FITZGIBBON: Yes I believe they are although I believe, no sorry I’ll take that back. I believe SPC Ardmona was also worthy of support. Look, industry assistance should be the exception not the rule. Our first answer should always be no but there will always be cases where assistance is justified. I believe that was the case in the matter of SPC and it’s certainly the case with our farming communities because, you know we want to focus on assisting farmers to become more drought proofed but you cannot ready yourself for a one in 50 year event. It makes farming a special case and of course these are the people who put food on our table and play a significant role in this country’s exports and we can’t afford to allow these people to leave the land in the face of what is very much a natural disaster. That’s a matter on which the Prime Minister and I absolutely agree.

JOURNALIST: We don’t know the eligibility criteria for the concessional loans but we do know from the Prime Minister that hundreds of farmers he believes will qualify.  Are you at all concerned that he only sees hundreds as qualifying for these loans or do you think that will addressed the problem?

FITZGIBBON: Well this is the point I was making, our original package was $420m over two years. The Government had already raided $40m of that out of the package, it’s very unclear today still, how much of this is new money, how much is money which has been put back which had already been taken. But no matter which way you look at it if you start with the original 420 this is about a 60 percent increase in the fund, it’s not a doubling of the fund, so questions remain as to how many additional farm families will be assisted and certainly questions remain about the eligibility criteria and therefore how much of this money will be spent.  It’s easy to budget money if you know it’s not likely to be spent.

JOURNALIST: Do you think the Government should have gone further and put wages assistance, for example, on the table?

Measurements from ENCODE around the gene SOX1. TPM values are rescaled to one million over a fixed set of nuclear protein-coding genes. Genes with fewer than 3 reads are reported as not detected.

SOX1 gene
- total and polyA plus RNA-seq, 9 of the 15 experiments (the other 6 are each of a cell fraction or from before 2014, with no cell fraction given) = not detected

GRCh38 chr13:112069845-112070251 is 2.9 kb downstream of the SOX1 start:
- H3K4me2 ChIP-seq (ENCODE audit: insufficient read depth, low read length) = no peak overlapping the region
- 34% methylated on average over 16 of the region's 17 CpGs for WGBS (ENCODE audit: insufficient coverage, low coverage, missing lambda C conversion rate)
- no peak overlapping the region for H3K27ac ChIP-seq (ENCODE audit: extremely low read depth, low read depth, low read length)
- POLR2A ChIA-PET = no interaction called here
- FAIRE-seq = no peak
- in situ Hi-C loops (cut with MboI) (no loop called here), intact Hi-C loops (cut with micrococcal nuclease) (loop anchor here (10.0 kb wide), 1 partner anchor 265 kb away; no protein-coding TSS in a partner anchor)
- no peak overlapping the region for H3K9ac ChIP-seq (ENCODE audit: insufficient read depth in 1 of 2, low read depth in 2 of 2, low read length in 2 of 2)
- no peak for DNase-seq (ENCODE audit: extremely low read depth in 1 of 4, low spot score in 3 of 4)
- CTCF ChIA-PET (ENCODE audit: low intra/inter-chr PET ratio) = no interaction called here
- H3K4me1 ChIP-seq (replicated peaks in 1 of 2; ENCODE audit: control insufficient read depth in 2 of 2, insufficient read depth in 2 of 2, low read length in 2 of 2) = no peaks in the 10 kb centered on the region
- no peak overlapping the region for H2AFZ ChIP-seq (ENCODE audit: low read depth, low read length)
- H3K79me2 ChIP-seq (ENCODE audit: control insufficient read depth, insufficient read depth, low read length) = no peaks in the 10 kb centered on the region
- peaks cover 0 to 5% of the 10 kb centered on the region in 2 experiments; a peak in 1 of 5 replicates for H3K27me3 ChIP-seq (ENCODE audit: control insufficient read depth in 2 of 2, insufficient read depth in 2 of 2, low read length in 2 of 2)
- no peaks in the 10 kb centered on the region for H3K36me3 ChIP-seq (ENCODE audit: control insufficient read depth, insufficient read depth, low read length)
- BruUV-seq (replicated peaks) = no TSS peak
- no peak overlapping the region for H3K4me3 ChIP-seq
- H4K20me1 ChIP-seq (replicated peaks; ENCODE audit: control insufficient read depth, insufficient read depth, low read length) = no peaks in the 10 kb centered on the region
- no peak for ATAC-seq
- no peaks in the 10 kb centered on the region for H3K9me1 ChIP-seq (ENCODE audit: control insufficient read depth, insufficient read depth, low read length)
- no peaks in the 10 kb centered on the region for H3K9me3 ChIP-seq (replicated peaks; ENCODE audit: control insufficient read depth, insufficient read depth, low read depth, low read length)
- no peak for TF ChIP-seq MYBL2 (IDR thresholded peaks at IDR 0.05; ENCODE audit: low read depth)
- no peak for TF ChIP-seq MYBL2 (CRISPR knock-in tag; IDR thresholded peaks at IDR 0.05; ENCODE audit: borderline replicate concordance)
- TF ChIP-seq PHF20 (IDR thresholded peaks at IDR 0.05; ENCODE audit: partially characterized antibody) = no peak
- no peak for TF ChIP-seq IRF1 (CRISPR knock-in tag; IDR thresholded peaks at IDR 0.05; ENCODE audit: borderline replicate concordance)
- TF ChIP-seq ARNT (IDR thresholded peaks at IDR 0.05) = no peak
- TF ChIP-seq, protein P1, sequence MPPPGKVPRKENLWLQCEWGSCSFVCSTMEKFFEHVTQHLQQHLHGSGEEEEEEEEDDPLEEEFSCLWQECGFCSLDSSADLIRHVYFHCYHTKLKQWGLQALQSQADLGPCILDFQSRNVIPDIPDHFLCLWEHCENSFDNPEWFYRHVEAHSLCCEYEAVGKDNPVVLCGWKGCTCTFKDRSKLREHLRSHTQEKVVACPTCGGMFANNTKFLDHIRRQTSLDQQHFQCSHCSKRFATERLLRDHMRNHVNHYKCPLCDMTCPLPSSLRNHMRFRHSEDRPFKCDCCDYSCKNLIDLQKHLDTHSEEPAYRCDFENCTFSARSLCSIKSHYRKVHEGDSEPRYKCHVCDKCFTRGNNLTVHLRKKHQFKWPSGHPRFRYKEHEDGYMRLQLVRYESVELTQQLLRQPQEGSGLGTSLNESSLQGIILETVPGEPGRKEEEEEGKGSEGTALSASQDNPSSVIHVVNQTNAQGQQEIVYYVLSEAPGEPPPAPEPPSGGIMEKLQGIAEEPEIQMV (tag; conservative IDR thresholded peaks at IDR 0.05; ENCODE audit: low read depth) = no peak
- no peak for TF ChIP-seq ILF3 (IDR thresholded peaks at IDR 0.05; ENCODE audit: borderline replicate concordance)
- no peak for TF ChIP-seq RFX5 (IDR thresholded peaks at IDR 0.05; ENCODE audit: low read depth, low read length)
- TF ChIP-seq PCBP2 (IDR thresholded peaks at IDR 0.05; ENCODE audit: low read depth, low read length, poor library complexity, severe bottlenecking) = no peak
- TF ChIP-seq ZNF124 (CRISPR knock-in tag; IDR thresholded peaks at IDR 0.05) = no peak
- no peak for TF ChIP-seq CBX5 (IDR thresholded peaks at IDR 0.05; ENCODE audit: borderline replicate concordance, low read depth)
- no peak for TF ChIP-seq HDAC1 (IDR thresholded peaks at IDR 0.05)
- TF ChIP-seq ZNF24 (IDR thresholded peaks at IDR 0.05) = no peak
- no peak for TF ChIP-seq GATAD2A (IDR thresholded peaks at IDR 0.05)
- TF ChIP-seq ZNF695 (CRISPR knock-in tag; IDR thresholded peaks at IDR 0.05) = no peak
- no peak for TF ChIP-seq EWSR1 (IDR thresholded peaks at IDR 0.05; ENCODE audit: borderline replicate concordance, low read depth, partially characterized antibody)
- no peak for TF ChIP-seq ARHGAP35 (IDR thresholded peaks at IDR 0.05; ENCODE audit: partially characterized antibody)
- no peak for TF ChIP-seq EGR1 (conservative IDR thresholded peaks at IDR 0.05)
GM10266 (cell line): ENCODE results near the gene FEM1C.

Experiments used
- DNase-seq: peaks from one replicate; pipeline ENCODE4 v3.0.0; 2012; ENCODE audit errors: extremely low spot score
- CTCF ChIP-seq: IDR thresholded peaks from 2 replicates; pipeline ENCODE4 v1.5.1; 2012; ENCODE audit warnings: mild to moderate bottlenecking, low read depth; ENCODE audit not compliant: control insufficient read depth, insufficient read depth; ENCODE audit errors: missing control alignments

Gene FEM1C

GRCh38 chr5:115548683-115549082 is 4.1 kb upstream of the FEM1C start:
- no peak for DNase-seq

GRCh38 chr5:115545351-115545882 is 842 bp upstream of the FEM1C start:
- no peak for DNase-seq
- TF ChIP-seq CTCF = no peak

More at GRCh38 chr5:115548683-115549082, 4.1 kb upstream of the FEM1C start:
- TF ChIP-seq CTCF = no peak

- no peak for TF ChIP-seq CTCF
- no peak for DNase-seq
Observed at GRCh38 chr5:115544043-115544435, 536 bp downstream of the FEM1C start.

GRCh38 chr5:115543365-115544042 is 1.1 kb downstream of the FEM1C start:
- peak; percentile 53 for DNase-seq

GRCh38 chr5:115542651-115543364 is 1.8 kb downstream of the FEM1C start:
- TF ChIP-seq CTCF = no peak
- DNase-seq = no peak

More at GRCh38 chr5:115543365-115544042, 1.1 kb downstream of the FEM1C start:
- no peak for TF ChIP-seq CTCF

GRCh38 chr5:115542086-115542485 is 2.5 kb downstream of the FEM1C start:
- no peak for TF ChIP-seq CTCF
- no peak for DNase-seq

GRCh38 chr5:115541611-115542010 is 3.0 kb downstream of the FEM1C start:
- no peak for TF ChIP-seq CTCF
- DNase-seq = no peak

FITZGIBBON: Look, I’m not going to run Government from Opposition and I haven’t seen all of the variables the Government was playing with, but it does make some sense to ensure that farmers are able to retain labour and it would simply be a case of relaxing you know, the work activity test so that people could receive the dole, if you like, while continuing to make a commitment on the farm and given the numbers we are talking about I wouldn’t have thought that was a lot of money. So I’m a bit disappointed that wasn’t looked at harder but I’ll let the Government explain.

JOURNALIST: Mr Fitzgibbon, do you think this package sets out a coherent way forward for the longer term drought reforms that we’re dealing with or does it send mixed messages, especially around issues of viability in different farming regions in different states.

FITZGIBBON: I’m not concerned about mixed messages so much as I’m concerned that we still have a stalled reform process.  Now if the eligibility criteria has been sufficiently relaxed then this money will be spent and it’s a one off allocation. So the question remains, what will the future look like in future droughts, and we will have future droughts unfortunately. What assistance will be available to farmers then, or are farmers just have to now wait for every drought and one or two months late get an ad hoc response from Government. We need to resurrect the drought reform process Labor started in Government. Thank you.